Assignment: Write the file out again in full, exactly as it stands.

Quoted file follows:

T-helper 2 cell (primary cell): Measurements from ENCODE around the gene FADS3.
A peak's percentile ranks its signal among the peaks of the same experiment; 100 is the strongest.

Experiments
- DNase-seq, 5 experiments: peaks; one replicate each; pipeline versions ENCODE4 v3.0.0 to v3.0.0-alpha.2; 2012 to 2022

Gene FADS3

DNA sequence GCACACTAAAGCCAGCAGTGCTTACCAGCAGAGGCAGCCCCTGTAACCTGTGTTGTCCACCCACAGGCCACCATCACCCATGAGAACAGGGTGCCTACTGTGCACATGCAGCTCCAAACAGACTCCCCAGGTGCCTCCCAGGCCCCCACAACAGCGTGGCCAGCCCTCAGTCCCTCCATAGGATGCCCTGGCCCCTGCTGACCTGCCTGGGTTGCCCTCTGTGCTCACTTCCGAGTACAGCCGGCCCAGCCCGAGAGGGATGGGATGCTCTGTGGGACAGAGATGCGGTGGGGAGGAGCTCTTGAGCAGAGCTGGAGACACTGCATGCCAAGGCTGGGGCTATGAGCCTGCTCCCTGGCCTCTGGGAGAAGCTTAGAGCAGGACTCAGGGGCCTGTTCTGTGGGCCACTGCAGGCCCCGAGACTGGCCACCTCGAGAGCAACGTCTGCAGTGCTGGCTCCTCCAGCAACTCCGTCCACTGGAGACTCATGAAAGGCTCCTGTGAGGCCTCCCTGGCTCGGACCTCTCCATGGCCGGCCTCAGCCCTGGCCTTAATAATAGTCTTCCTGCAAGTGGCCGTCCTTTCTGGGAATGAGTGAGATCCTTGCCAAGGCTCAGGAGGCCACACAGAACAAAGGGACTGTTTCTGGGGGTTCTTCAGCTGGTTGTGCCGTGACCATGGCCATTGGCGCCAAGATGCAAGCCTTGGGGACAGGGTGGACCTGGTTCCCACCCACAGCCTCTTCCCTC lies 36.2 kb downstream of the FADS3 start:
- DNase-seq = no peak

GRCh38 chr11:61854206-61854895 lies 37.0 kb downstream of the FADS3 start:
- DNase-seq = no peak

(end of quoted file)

T-helper 2 cell (primary cell): Measurements from ENCODE around the gene FADS3.
A peak's percentile ranks its signal among the peaks of the same experiment; 100 is the strongest.

Experiments
- DNase-seq, 5 experiments: peaks; one replicate each; pipeline versions ENCODE4 v3.0.0 to v3.0.0-alpha.2; 2012 to 2022

Gene FADS3

DNA sequence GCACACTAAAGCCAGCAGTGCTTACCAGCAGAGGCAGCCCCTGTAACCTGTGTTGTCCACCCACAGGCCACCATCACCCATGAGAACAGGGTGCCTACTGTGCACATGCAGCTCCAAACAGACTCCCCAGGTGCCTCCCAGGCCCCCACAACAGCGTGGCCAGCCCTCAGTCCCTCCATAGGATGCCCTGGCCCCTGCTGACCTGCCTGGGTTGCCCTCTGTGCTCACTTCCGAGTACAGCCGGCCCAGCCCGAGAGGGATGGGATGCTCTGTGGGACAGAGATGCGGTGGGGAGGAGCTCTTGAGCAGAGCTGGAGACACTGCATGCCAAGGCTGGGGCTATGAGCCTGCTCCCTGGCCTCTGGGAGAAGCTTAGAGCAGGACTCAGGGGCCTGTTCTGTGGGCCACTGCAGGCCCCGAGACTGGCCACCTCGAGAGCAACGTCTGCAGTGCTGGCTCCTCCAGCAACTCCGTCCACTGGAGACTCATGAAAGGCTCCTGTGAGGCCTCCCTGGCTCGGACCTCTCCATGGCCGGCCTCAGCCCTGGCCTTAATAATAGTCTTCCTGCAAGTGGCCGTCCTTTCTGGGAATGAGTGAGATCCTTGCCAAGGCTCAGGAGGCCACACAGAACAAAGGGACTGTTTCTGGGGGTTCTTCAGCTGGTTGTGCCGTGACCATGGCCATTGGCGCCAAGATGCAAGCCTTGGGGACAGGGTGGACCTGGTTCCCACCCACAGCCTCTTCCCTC lies 36.2 kb downstream of the FADS3 start:
- DNase-seq = no peak

GRCh38 chr11:61854206-61854895 lies 37.0 kb downstream of the FADS3 start:
- DNase-seq = no peak